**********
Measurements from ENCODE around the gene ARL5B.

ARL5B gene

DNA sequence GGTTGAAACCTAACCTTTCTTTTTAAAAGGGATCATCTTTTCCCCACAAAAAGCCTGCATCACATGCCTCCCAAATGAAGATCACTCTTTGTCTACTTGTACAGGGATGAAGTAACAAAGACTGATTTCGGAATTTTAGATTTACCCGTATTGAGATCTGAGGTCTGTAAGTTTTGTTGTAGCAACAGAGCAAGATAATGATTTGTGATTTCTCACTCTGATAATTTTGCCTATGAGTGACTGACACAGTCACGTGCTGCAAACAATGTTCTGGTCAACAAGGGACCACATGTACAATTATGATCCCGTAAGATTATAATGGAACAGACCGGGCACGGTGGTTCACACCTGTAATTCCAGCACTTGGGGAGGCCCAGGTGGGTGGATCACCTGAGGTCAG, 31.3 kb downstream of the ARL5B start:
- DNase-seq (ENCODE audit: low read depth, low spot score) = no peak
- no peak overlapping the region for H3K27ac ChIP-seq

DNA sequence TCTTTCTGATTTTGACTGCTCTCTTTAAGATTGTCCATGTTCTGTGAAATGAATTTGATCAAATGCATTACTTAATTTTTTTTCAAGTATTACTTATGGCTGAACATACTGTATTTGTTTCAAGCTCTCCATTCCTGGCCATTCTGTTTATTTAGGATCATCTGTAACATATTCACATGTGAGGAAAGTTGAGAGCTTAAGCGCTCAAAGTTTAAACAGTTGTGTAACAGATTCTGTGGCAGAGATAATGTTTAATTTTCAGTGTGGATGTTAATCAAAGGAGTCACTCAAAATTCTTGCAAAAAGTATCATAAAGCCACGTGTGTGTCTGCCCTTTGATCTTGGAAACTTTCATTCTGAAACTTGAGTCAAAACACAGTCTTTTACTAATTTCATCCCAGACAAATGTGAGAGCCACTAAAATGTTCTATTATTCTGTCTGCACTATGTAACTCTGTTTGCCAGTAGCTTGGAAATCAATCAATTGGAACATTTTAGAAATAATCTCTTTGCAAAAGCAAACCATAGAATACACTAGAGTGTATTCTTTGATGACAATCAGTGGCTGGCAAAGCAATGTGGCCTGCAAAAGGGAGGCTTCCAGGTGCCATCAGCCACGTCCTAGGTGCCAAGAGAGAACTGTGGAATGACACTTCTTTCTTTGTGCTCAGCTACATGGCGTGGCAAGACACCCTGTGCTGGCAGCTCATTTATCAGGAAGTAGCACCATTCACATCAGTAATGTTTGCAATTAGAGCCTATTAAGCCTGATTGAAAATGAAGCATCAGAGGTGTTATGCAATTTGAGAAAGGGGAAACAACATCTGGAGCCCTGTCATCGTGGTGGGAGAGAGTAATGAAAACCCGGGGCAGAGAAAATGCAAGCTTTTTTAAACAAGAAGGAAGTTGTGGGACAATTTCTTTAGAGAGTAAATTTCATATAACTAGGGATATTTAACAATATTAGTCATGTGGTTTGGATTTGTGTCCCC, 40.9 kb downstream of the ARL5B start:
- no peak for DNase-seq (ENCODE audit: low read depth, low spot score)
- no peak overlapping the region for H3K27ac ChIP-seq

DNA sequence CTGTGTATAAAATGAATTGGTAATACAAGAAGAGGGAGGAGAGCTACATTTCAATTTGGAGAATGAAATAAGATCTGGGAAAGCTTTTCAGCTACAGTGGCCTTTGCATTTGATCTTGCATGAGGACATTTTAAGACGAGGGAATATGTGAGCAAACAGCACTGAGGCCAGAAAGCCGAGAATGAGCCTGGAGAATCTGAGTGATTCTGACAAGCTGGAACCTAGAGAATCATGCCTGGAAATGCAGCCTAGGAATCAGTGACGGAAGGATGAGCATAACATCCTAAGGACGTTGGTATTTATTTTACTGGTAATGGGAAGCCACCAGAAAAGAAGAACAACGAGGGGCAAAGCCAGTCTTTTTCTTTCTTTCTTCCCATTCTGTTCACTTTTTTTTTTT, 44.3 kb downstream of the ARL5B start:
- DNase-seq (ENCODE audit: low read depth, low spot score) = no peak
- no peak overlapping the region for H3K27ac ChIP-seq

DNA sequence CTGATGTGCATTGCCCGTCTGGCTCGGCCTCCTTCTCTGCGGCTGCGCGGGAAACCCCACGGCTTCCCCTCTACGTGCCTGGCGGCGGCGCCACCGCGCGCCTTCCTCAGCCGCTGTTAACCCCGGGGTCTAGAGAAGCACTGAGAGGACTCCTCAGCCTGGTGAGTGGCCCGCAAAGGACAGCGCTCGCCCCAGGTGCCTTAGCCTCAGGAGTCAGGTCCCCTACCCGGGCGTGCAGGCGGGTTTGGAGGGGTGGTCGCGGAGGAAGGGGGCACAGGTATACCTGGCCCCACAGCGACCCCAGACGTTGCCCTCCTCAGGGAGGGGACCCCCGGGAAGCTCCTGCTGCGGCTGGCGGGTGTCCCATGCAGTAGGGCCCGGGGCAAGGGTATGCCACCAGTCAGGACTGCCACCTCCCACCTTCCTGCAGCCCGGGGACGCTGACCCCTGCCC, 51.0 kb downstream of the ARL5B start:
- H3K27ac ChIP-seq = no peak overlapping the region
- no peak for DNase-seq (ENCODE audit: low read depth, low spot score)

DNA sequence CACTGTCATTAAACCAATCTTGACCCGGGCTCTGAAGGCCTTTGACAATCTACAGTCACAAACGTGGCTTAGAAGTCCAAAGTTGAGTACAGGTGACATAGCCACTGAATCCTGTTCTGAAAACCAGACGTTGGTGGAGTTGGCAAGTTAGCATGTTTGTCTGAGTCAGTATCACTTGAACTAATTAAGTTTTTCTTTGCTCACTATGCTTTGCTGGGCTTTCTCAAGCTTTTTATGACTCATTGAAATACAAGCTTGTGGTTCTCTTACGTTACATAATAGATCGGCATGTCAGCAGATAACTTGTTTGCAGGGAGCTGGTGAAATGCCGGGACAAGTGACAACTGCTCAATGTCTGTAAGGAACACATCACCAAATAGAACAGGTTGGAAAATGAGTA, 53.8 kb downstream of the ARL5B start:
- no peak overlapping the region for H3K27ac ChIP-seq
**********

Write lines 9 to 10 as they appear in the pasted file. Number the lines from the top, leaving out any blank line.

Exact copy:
DNA sequence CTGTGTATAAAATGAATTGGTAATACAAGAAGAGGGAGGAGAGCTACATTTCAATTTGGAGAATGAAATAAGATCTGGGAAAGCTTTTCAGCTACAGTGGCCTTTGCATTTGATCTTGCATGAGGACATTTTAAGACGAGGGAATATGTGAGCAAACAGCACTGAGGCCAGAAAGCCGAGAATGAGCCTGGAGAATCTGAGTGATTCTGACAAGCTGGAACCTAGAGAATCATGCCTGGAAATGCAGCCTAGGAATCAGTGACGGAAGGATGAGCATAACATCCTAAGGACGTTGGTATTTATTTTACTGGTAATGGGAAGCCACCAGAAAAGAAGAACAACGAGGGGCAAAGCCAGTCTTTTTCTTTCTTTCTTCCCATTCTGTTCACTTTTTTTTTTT, 44.3 kb downstream of the ARL5B start:
- DNase-seq (ENCODE audit: low read depth, low spot score) = no peak